Mount Ephraim—which borders closely on Judah; so that the foe is coming nearer and nearer. Dan and Beth-el in Ephraim were the two places where Jeroboam set up the idolatrous calves (Jeremiah 1:14- :); just retribution.

Verse 16

16. The neighboring foreign "nations" are summoned to witness Jehovah's judgments on His rebel people (Jeremiah 6:18; Jeremiah 6:19).

watchers—that is, besiegers (compare 2 Samuel 11:16); observed or watched, that is, besieged.

their voice—the war shout.

Verse 17

17. keepers of a field—metaphor from those who watch a field, to frighten away the wild beasts.

Verse 18

18. (Jeremiah 2:17; Jeremiah 2:19; Psalms 107:17).

this is thy wickedness—that is, the fruit of thy wickedness.

Verse 19

19. The prophet suddenly assumes the language of the Jewish state personified, lamenting its affliction (Jeremiah 10:19; Jeremiah 10:20; Jeremiah 9:1; Jeremiah 9:10; Isaiah 15:5; compare Isaiah 15:5- :).

at my very heartHebrew, "at the walls of my heart"; the muscles round the heart. There is a climax, the "bowels," the pericardium, the "heart" itself.

maketh . . . noise—moaneth [HENDERSON].

alarm—the battle shout.

Verse 20

20. Destruction . . . cried—Breach upon breach is announced (Psalms 42:7; Ezekiel 7:26). The war "trumpet" . . . the battle shout . . . the "destructions" . . . the havoc throughout "the whole land" . . . the spoiling of the shepherds' "tents" (Ezekiel 7:26- :; or, "tents" means cities, which should be overthrown as easily as tents [CALVIN]), form a gradation.

Verse 21

21. Judah in perplexity asks, How long is this state of things to continue?

Verse 22

22. Jehovah's reply; they cannot be otherwise than miserable, since they persevere in sin. The repetition of clauses gives greater force to the sentiment.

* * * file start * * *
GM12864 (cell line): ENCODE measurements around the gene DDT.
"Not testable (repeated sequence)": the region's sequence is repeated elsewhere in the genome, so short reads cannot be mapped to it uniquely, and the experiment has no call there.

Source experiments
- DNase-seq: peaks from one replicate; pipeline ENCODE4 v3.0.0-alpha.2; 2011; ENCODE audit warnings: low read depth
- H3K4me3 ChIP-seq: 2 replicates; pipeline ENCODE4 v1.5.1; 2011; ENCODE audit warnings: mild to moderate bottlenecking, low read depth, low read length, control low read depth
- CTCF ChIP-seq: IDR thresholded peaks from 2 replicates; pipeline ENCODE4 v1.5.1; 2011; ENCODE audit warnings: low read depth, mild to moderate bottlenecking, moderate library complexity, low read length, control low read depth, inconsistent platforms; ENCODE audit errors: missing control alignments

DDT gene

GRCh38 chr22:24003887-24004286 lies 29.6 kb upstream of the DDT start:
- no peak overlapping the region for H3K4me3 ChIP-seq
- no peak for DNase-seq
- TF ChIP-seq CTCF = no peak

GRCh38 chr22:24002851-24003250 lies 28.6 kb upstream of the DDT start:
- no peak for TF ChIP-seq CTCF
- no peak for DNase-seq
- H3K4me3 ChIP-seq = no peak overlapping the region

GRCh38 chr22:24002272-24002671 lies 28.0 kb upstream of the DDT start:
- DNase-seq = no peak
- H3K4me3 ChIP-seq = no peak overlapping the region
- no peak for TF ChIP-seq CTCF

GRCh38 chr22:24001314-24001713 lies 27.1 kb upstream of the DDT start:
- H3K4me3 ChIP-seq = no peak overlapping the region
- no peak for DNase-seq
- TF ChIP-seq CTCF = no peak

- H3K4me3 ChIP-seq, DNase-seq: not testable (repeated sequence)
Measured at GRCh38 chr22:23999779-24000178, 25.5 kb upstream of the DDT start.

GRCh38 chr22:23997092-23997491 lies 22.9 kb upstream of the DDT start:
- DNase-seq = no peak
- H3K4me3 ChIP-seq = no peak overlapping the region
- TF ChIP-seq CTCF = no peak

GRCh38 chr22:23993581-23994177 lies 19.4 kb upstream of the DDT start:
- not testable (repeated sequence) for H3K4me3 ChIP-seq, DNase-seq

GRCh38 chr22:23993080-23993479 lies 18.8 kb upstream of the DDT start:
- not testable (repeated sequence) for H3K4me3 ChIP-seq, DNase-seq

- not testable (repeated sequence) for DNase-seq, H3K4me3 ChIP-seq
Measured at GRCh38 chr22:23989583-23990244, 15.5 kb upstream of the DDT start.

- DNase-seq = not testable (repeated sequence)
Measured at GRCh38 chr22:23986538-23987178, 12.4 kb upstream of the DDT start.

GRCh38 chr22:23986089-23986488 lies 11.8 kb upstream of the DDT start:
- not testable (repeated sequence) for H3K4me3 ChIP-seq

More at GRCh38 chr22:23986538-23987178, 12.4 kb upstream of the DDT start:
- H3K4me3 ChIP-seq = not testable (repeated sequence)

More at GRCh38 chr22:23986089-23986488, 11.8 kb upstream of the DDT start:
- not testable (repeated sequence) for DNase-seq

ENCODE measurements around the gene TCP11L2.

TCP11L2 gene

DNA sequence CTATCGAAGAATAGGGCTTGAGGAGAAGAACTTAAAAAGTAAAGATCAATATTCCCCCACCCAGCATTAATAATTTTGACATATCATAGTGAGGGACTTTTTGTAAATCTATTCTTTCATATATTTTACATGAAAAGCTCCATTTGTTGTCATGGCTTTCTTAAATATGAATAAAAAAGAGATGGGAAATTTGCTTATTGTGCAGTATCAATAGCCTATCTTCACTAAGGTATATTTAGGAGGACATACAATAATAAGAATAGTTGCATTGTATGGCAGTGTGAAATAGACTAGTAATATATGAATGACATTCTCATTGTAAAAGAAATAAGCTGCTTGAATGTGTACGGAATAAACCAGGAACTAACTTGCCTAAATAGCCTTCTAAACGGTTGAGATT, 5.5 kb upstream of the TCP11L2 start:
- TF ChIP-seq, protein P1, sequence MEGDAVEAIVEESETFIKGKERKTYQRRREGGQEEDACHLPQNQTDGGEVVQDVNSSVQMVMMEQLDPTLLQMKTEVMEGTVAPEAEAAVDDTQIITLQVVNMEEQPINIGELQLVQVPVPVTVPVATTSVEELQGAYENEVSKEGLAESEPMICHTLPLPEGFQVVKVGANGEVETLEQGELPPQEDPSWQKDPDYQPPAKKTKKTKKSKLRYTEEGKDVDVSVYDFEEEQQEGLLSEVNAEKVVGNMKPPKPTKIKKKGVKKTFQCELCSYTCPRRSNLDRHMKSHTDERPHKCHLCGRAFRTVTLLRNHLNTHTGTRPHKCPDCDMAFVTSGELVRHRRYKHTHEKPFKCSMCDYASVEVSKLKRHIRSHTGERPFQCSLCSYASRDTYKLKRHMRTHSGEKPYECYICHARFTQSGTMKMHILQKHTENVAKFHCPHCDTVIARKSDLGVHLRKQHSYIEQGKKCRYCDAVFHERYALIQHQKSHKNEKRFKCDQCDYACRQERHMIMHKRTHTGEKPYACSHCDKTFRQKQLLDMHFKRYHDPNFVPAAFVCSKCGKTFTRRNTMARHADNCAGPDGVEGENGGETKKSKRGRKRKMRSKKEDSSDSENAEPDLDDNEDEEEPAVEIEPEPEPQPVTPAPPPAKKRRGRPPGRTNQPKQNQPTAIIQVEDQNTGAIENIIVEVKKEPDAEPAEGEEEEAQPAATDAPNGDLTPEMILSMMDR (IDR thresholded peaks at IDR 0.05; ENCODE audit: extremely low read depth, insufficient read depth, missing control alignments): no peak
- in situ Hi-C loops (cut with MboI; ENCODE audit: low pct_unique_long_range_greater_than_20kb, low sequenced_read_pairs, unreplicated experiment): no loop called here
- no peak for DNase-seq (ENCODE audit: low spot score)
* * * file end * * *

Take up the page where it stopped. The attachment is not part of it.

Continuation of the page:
wise . . . evil . . . to do good . . . no knowledge—reversing the rule ( :-) "wise unto . . . good, simple concerning evil."

Verse 23

23. Graphic picture of the utter desolation about to visit Palestine. "I beheld, and lo!" four times solemnly repeated, heightens the awful effect of the scene (compare Isaiah 24:19; Isaiah 34:11).

without form and void—reduced to the primeval chaos (Genesis 1:2).

Verse 24

24. mountains— ( :-).

moved lightly—shook vehemently.

Verse 25

25. no man . . . birds—No vestige of the human, or of the feathered creation, is to be seen (Ezekiel 38:20; Zephaniah 1:3).

Verse 26

26. fruitful placeHebrew, Carmel.

a wildernessHebrew, "the wilderness," in contrast to "the fruitful place"; the great desert, where Carmel was, there is now the desert of Arabia [MAURER].

cities—in contrast to the fruitful place or field.

Verse 27

27. full end—utter destruction: I will leave some hope of restoration (Jeremiah 5:10; Jeremiah 5:18; Jeremiah 30:11; Jeremiah 46:28; compare Jeremiah 46:28- :).

Verse 28

28. For this—on account of the desolations just described (Isaiah 5:30; Hosea 4:3).

not repent— (Hosea 4:3- :).

Verse 29

29. whole city—Jerusalem: to it the inhabitants of the country had fled for refuge; but when it, too, is likely to fall, they flee out of it to hide in the "thickets." HENDERSON translates, "every city."

noise—The mere noise of the hostile horsemen shall put you to flight.

Verse 30

30. when thou art spoiled—rather, "thou, O destroyed one" [MAURER].

rentest . . . face with painting—Oriental women paint their eyes with stibium, or antimony, to make them look full and sparkling, the black margin causing the white of the eyes to appear the brighter by contrast ( :-). He uses the term "distendest" in derision of their effort to make their eyes look large [MAURER]; or else, "rentest," that is, dost lacerate by puncturing the eyelid in order to make the antimony adhere [ROSENMULLER]. So the Jews use every artifice to secure the aid of Egypt against Babylon.

face—rather, thy eyes (Ezekiel 23:40).

Verse 31

31. anguish—namely, occasioned by the attack of the enemy.

daughter of Zion—There is peculiar beauty in suppressing the name of the person in trouble, until that trouble had been fully described [HENDERSON].

bewaileth herself—rather, "draweth her breath short" [HORSLEY]; "panteth."

spreadeth . . . hands— (Lamentations 1:17).

Copyright Statement
These files are a derivative of an electronic edition prepared from text scanned by Woodside Bible Fellowship.
This expanded edition of the Jameison-Faussett-Brown Commentary is in the public domain and may be freely used and distributed.
Bibliographical Information
Jamieson, Robert, D.D.; Fausset, A. R.; Brown, David. "Commentary on Jeremiah 4". "Commentary Critical and Explanatory on the Whole Bible". https://www.studylight.org/commentaries/eng/jfb/jeremiah-4.html. 1871-8.